So if you prefer the comfort and ease of knit, I'd recommend a thinner, slub or tissue knit for the drape effect on the high-low hem.
You could also use the pattern from the book to try it in a woven, and if so this video may help you hem the neckline so you don't have to have a facing.

This is just the beginning of the blog tour where each blogger that contributed gets to share their project!
Be sure to check out the other projects in the Blog Hop!

It's been exciting to see my concept published in a book, all my work was done last year, so it's cool to see it in real life after all that time!

I wish I had time to sew the projects from the other talented women, but for now back to my crazy life of house building, school, kids, and everything else!  Maybe for 2015 I can pick a few months to sew for me! (or at all)

Monday, November 3, 2014

Fall Clothes for Striker Boy

This year the cool weather came in abruptly, which I couldn't be more pleased about. My boy needed some warmer clothes right away, so I made a bunch of long sleeve shirts and trousers.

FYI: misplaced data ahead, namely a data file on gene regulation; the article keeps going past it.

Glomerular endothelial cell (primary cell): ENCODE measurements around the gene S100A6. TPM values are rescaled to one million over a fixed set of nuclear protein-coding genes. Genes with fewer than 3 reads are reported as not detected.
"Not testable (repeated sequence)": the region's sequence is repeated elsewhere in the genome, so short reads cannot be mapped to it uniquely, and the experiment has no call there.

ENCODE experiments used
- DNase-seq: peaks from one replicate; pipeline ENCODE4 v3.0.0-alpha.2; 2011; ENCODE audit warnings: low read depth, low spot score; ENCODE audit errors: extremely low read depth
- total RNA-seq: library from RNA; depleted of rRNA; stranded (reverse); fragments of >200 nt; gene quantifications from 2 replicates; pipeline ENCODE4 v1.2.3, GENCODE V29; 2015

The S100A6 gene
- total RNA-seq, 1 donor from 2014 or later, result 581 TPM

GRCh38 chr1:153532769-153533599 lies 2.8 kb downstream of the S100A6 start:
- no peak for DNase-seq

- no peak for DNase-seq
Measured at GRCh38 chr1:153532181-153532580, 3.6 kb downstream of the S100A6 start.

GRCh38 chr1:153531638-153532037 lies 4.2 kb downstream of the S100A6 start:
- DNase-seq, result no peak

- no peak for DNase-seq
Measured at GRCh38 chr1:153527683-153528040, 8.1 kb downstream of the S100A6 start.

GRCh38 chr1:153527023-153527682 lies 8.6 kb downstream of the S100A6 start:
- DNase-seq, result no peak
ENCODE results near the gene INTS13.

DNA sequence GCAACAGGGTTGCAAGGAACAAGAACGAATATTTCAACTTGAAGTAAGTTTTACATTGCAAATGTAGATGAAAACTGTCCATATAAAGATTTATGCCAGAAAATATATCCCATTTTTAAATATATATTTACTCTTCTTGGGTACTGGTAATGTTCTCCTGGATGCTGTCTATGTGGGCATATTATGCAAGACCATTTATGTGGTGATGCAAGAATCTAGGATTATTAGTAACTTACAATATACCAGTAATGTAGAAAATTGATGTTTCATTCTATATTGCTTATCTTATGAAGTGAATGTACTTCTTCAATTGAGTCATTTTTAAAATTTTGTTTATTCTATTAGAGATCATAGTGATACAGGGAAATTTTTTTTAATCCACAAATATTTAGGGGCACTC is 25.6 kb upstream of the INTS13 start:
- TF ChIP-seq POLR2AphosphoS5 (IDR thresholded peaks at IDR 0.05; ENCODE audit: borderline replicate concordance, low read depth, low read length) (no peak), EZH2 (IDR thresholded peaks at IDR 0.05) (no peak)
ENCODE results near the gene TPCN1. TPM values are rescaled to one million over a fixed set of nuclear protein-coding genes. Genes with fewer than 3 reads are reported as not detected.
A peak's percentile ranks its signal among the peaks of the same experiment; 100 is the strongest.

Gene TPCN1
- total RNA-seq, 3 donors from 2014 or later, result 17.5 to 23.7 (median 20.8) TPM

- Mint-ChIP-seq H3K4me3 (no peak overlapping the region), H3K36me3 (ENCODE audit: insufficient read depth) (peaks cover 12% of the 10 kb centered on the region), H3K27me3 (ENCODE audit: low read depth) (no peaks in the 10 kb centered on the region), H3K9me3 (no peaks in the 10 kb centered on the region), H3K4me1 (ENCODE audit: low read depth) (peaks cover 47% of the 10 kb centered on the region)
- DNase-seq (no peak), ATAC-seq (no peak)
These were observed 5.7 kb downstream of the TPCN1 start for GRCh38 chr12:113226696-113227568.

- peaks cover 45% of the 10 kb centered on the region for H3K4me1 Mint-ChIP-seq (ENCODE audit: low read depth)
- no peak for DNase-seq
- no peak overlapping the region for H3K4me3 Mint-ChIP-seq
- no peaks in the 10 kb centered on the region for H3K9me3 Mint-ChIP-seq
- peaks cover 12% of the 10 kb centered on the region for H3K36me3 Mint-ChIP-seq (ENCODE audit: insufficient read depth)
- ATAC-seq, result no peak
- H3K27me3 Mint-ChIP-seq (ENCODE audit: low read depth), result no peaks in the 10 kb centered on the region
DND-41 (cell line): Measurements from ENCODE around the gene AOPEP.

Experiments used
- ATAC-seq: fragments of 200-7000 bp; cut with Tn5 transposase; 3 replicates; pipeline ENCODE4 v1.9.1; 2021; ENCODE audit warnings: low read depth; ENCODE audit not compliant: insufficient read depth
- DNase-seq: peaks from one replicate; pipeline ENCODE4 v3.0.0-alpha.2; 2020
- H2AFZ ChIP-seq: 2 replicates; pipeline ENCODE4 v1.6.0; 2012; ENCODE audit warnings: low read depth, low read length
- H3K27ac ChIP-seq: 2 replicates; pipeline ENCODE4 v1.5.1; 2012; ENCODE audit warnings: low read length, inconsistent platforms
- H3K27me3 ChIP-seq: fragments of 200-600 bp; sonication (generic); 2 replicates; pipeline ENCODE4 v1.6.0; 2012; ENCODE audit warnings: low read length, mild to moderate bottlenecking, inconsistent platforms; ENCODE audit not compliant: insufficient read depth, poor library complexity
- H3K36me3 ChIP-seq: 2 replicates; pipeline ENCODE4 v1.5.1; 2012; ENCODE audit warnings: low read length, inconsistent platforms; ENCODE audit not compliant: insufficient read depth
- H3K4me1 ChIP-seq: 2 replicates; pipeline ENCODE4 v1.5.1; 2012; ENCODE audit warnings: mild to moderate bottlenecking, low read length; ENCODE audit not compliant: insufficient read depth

I did raglan sleeves on the shirts with ribbed collars and cuffs which makes the whole construction process take about 10 minutes per shirt. It's so quick because you don't have to interface anything or even set in a sleeve. Every seam is pretty much a straight line so I don't even bother to pin anything either. The trousers have nothing special. No pockets. No faux fly. Just plain trousers with an elastic waist.

I used self-drafted patterns. I found the tiger fabric at a thrift store. And the grey thermal and dinosau camo in the clearance bin and our local fabric store for only $1 a yard. Sweet!

Friday, October 24, 2014

Braided Rug

I started this rug about six months ago. It turned out to be one of those projects that got me too angry and frustrated so I chucked it against the wall and it sat slumped in a pile all summer long. A few days ago I was about to make myself another pair of jeans, but then I decided I should finish ALL the half-done projects in my studio, so this rug was the first thing I picked up.

I used a heavy wool which made the braid very fat and consequently difficult to work with. The braid kept rolling inward and the rug was turning in to a bowl shape instead of a flat rug. Frustrating right?

I don't know what changed with this second attempt. Maybe I've learned some different tricks on my sewing machine that I'm unaware of. Maybe I've developed some fighter's mental strength and the decision that I WILL WIN. I don't really know, but I got the whole thing stitched together and looking gorgeous in just two hours. HOORAY!